• Christ Above Culture in Paradox,” Christ is seen above but in such tension with culture that a messy, muddled relationship results. Martin Luther grappled with this perspective, as did modern writer Mike Yaconelli who called this “messy spirituality.”(6)

Christ … Above but Transformer of Culture

However, a more valid sub-category may be “Christ Above but Transformer of Culture.” Embraced by Augustine, John Calvin, and John Wesley this view sees culture as corrupt but convertible.(7)

Christ … Above but Working Through Culture

Kraft built upon this his position called “Christ above but working through culture,” explaining that “God chooses the cultural milieu in which humans are immersed as the arena of his interaction with people.”(8) Eddie Gibbs further elaborates that “such an approach represents a deliberate self-limiting on the part of God in order to speak in understandable terms and with perceived relevance on the part of the hearer. He acts redemptively with regard to culture, which includes judgment on some elements, but also affirmation in other areas, and a transformation of the whole.”(9)

If the “Christ above but working through culture” truly defines the tension and nexus between Christ and culture, then the job of the Christian communicator becomes challenging if not precarious. Therefore, our strategy must not conclude simply with step 1, investigating and examining culture, but also must continue through step 2, sifting and judging its elements. Here the prudent communicator must make qualitative judgments based upon Scripture, ethics, personal belief and the guidance of the Holy Spirit.

…The end result of this examination or sifting, must be a rejection of elements in conflict with Christ, but also an affirmation of those elements that are not so. I found that leaders of the organic church usually sift carefully through the movies, television shows, music, games, online resources and literature of young people. And they routinely explain in their sermons how God judges some aspects of postmodern culture, accepts other elements such as an emphasis on helping the needy, and has as a goal the transformation of the whole.(10)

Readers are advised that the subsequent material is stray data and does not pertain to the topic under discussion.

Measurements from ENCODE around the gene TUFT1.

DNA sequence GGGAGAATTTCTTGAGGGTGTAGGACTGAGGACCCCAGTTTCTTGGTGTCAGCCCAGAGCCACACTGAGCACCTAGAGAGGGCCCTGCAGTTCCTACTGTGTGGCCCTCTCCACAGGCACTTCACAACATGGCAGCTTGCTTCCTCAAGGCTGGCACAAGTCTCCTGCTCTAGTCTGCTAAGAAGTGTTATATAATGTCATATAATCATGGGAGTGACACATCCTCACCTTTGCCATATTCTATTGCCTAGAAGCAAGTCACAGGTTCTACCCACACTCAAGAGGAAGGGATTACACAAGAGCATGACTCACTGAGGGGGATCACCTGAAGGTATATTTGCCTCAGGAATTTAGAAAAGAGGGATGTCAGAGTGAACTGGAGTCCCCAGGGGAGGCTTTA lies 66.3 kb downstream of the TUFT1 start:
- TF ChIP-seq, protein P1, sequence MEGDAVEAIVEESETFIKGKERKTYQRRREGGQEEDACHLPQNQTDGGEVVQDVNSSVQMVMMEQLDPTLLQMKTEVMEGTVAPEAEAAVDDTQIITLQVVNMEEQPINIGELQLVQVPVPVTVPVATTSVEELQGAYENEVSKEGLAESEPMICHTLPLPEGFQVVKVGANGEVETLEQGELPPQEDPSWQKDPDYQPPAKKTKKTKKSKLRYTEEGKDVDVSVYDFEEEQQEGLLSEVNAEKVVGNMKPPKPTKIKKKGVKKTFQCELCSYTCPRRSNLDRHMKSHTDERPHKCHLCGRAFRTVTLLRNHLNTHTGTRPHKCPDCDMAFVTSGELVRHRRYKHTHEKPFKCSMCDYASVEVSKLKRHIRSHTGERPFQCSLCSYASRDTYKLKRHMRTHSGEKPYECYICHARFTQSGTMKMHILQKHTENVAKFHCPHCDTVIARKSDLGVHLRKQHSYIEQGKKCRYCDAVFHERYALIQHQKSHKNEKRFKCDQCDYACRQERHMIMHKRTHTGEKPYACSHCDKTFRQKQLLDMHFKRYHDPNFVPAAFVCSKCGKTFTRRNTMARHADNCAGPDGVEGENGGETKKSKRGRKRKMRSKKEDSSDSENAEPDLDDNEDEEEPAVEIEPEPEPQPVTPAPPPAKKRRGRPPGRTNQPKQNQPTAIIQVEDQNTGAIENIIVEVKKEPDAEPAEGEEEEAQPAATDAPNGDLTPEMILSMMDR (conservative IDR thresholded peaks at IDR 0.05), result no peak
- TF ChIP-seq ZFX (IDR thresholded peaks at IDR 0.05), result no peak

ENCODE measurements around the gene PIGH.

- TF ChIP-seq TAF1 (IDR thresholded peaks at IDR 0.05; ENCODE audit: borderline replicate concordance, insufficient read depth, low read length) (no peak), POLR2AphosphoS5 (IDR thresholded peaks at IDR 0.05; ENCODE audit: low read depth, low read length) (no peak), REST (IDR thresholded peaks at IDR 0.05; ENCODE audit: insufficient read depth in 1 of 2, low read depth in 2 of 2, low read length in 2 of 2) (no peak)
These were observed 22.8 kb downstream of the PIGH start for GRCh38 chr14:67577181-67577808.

The Christian communicator wishing to make the Good News relevant today must carefully examine the media barrage engulfing young people, understand its messages, while at the same time sifting elements that are opposed to Christ and identifying touchstones that can make connections with unchurched peopled.

Footnotes:

1. Paul Hiebert, Cultural Anthropology (Grand Rapids, Mich.: Baker Books, 1983), p. 25.
2. Bob Whitesel, Growth By Accident, Death By Planning, op. cit., p. 26.
3. Richard Niebuhr, Christ and Culture (New York: Harper & Row, 1951). A second view is beyond the scope of our discussion. Labeled by Niebuhr “Christ of culture,” it was embraced by early Gnostic heretics. They interpreted Christ through cultural trends, rejecting any claims of Christ that conflicted with their culture. Counter to this, Isaiah 55:8 reminds us that God’s thoughts are not our thoughts, or our ways his ways.
4. Charles H. Kraft, Christianity in Culture, (Maryknoll, New York: Orbis Books, 1979), pp. 105-106.